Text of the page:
3.) What might you have done differently during your boarding school experience?
I wasn't very open at first to people who were different from me. I wanted to hang out with similarly minded classmates and wanted to connect with those who felt like they weren't only leaving their hometown, but leaving their culture in some ways. I wish I had spoken up about what I needed in those early years - that I spoke to the Director of Diversity and that I connected with faculty earlier on about how I felt through the transition. I found later through expressing my concerns that the faculty were incredibly supportive and willing to listen.
4.) What did you like most about your school?
Cate creates a culture where it's okay to try new things - I tried surfing, kayaking, soccer, lacrosse. And I explored passions like neuroscience and writing. I felt supported by faculty and other students to be a beginner. The most helpful thing I gained from the school are my lasting relationships with faculty who have become my mentors.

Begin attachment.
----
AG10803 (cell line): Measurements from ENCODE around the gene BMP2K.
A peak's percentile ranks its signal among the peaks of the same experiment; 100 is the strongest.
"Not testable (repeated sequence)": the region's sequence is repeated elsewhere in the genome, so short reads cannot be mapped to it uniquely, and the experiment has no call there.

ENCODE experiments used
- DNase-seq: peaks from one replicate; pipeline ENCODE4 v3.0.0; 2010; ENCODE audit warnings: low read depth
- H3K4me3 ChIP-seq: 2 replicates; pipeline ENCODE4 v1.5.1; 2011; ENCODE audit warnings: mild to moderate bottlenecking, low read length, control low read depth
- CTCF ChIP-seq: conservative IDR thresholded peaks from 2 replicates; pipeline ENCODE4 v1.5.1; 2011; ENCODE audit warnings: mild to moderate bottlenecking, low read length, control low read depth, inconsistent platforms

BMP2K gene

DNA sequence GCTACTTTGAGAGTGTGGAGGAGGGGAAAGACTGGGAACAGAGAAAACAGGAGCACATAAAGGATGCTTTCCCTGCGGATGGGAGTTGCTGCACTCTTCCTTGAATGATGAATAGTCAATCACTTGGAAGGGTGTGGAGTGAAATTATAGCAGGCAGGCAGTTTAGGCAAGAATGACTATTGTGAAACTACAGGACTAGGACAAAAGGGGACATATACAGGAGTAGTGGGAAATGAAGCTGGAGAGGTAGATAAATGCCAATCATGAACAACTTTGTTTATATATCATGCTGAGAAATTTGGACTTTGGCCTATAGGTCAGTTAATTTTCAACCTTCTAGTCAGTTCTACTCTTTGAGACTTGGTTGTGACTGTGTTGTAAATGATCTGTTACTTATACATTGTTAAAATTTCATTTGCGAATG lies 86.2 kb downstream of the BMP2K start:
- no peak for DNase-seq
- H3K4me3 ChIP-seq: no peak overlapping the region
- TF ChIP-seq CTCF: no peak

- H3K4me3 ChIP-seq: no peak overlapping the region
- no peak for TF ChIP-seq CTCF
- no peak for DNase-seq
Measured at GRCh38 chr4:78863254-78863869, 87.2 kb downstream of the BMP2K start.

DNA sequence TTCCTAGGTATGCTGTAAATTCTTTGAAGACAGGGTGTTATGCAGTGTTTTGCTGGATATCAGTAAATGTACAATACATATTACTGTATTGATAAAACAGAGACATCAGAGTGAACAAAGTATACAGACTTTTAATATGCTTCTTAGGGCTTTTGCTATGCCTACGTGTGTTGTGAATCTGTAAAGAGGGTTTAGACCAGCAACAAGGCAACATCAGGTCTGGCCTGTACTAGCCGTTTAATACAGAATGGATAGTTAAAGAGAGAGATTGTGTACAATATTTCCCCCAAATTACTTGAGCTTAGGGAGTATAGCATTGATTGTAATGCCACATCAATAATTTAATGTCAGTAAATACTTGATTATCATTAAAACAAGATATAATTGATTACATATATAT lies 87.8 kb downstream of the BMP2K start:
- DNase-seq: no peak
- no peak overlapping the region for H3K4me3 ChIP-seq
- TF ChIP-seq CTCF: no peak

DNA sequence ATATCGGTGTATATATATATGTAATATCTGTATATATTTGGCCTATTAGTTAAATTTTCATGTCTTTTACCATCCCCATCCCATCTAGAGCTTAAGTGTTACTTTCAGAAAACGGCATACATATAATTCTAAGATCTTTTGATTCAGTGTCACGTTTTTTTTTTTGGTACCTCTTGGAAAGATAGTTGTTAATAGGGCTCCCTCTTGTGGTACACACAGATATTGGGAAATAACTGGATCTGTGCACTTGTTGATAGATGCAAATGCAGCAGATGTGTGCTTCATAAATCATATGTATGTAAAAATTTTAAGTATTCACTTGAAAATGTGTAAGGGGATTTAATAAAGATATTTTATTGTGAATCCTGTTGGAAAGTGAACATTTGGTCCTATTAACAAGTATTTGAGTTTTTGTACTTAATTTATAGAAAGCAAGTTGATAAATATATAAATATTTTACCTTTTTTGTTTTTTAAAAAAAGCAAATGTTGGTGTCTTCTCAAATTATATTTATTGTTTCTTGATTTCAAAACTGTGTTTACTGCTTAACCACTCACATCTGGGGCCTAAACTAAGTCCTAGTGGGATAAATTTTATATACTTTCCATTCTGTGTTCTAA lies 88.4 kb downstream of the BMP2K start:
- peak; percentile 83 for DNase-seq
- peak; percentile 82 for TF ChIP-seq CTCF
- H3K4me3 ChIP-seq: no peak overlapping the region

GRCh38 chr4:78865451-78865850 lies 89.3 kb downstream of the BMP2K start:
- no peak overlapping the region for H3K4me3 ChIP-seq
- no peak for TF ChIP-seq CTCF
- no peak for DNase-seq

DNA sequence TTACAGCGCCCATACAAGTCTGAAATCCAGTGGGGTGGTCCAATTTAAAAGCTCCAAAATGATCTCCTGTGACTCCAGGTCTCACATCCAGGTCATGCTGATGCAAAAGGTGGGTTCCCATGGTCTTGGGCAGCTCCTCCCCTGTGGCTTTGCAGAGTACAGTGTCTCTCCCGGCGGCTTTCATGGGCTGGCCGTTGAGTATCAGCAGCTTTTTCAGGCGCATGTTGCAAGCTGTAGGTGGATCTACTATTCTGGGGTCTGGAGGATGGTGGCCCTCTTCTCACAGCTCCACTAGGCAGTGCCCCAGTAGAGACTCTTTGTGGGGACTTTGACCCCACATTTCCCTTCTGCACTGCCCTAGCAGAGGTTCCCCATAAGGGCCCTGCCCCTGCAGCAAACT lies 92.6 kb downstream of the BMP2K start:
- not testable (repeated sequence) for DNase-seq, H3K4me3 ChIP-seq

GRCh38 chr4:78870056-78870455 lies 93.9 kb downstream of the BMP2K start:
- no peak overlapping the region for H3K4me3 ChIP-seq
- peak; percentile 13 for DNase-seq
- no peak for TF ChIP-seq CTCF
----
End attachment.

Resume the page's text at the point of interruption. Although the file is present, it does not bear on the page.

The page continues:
5.) Do you have any final words of wisdom for visiting or incoming students to your school?
When you visit, ask students about memorable assembly announcements. Ask about our traditions on campus - snow day, the elimination game, the pirate hunt. Ask them about their favorite free day announcement. If you're interested in Cate, know that it's a place that requires that you invest yourself in the community in small ways every day but also through leadership roles when you're an upperclassman. It's not a place where you just go to class and go back to your room, but a place that students and faculty altogether are creating and sustaining.
1.) Describe the academics at your school - what did you like most about it?